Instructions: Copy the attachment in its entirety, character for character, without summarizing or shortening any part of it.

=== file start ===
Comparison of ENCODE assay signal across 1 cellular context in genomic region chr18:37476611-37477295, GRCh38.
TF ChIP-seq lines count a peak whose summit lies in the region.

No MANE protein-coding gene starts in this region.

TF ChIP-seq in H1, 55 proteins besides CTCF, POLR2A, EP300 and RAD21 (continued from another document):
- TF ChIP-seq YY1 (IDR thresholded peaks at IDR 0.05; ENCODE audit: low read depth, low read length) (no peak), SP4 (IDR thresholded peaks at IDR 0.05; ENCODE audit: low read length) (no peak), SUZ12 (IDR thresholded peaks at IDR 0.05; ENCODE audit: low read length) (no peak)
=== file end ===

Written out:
Comparison of ENCODE assay signal across 1 cellular context in genomic region chr18:37476611-37477295, GRCh38.
TF ChIP-seq lines count a peak whose summit lies in the region.

No MANE protein-coding gene starts in this region.

TF ChIP-seq in H1, 55 proteins besides CTCF, POLR2A, EP300 and RAD21 (continued from another document):
- TF ChIP-seq YY1 (IDR thresholded peaks at IDR 0.05; ENCODE audit: low read depth, low read length) (no peak), SP4 (IDR thresholded peaks at IDR 0.05; ENCODE audit: low read length) (no peak), SUZ12 (IDR thresholded peaks at IDR 0.05; ENCODE audit: low read length) (no peak)